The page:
Record levels of confidence in policing in North East

Police Scotland van side on with hi visibility markings and the words Police Scotland and Police
Record levels of confidence in policing recorded as detection rates increase in North East

Officers have continued to protect the most vulnerable people in the North East as confidence in policing increased to record levels, according to new figures.

Q1 Performance figures 2020-21 released today – which cover the period April to June – highlight a decrease in total crimes (4,937 compared to 5,392 the same period last year). Meanwhile, overall detections increased to 65.3% of reported crimes, up from 61% compared to the same period last year. The figures come as Police Scotland published its Performance Report, with a foreword by Deputy Chief Constable Fiona Taylor, revealing today that public confidence in policing was up by 20 percentage points during the first quarter.

High-visibility policing and proactive activity have been key throughout this challenging period to identify and protect victims of crimes such as online child sexual abuse and domestic abuse, with crucial support provided by all partners to help those most vulnerable. The potential for suppressed vulnerability remains a priority for policing, and we urge communities to remain vigilant of those at potential risk and to raise any concerns to Police or partners.

North East Divisional Commander Chief Superintendent George Macdonald said

Chief Superintendent George Macdonald

Once again, I would like to take this chance to thank the public for your support over the past few months and assure you that we are committed to building on the increased public confidence in policing. As acknowledged by DCC Taylor, police officers, staff and Special Constables have worked tirelessly throughout the ongoing health pandemic to help the people of Scotland who, in turn, have shown us overwhelming support.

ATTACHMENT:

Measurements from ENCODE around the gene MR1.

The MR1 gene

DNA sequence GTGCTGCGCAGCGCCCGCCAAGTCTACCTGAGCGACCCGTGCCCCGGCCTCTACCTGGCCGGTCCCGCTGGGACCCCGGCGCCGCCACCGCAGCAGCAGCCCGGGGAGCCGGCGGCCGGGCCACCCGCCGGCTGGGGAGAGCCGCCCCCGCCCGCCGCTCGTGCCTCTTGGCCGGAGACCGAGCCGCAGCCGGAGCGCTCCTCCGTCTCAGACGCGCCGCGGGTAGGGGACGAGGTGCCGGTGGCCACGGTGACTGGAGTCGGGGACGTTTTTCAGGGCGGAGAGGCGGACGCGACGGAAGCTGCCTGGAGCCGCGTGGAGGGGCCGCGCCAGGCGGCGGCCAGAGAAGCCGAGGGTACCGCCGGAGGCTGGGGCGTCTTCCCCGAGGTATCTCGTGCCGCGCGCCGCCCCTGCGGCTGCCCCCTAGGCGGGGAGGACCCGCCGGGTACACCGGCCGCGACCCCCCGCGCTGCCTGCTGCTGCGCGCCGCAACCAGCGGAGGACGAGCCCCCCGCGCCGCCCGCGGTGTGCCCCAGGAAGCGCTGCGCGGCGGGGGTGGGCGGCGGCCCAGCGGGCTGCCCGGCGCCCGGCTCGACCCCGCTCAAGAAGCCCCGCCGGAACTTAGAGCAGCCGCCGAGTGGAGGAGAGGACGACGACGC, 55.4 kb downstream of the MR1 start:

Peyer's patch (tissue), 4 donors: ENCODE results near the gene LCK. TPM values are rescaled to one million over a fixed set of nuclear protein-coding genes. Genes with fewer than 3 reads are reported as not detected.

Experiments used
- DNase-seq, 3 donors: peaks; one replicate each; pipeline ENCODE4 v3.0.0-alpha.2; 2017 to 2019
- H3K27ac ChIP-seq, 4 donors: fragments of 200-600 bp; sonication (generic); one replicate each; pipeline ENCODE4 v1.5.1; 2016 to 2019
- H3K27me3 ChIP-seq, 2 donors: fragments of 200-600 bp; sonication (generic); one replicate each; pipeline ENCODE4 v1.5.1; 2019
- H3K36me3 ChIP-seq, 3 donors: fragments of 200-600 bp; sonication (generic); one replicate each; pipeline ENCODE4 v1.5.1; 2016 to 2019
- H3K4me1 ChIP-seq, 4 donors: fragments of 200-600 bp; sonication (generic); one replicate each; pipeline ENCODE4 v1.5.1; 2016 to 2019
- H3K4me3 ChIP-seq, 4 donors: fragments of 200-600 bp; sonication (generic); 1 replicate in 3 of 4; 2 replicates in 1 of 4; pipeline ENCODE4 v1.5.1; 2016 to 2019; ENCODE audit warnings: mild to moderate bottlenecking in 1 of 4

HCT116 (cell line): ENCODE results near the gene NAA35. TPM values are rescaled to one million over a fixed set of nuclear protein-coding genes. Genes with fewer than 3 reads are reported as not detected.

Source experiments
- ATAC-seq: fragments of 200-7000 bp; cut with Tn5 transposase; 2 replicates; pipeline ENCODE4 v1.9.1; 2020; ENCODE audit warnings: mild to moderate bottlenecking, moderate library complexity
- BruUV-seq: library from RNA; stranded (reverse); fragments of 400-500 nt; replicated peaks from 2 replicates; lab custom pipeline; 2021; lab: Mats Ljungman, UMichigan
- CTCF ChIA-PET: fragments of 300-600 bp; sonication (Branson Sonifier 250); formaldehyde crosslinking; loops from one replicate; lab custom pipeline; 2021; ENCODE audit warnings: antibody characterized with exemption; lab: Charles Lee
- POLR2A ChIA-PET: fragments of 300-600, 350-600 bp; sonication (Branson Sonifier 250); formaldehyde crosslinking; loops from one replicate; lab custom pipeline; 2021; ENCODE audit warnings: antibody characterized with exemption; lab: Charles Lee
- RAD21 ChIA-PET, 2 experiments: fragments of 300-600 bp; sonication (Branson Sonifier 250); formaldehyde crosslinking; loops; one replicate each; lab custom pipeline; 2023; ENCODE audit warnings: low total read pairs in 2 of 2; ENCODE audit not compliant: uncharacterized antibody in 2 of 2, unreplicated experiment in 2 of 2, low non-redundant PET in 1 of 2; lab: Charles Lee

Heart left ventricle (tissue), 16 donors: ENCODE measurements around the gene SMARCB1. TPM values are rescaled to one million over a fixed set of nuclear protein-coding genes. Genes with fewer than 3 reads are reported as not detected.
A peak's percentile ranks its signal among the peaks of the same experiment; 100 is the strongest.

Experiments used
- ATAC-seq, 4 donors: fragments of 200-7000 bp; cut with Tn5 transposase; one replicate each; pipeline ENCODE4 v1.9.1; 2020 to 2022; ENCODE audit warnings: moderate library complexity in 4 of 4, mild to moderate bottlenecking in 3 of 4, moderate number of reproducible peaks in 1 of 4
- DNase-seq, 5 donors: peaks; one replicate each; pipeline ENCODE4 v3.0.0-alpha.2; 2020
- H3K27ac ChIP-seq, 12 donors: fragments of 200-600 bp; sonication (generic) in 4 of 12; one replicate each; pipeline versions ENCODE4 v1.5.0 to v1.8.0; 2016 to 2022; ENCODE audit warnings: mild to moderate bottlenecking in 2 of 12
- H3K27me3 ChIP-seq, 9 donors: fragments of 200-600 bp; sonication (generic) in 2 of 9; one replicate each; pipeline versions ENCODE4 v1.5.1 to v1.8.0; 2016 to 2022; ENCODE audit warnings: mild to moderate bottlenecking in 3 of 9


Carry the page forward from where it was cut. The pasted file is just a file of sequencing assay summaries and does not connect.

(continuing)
The first three months of 2020-21 were an unprecedented time for us all, therefore care must be taken to avoid assumptions around crime trends. While decreases in violent and acquisitive crime, as well as a reduction in road casualties, are all to be welcomed, this report covers a relatively short period of an extraordinary time and we must be pragmatic in our response to the current changes in certain groups. Context must also be applied to the significant rise in anti-social behaviour incidents reported (10,249 compared to 6,237 the same period last year), of which the majority were linked to calls from the public over suspected breaches of COVID-19 regulations.

A significant rise in frauds was also recorded during the Quarter 1 period in comparison to the same period last year (169 incidents to 381) which is completely unacceptable albeit sadly unsurprising. During the coronavirus pandemic we have seen fraudsters adapt well-known scamming techniques to take advantage of people’s fears, therefore we will continue to issue warnings in relation to scams alongside our partners and other organisations, and ask the public to remain vigilant of such activity. Please visit the Police Scotland website for information and advice.

Chief Superintendent Macdonald added

Certain aspects and demands on policing may have changed over the past few months, however the priorities of North East Division have certainly not – our officers, staff and Special Constables will continue to help keep our communities safe, protect the most vulnerable people and play our part in supporting communities through this challenging time.

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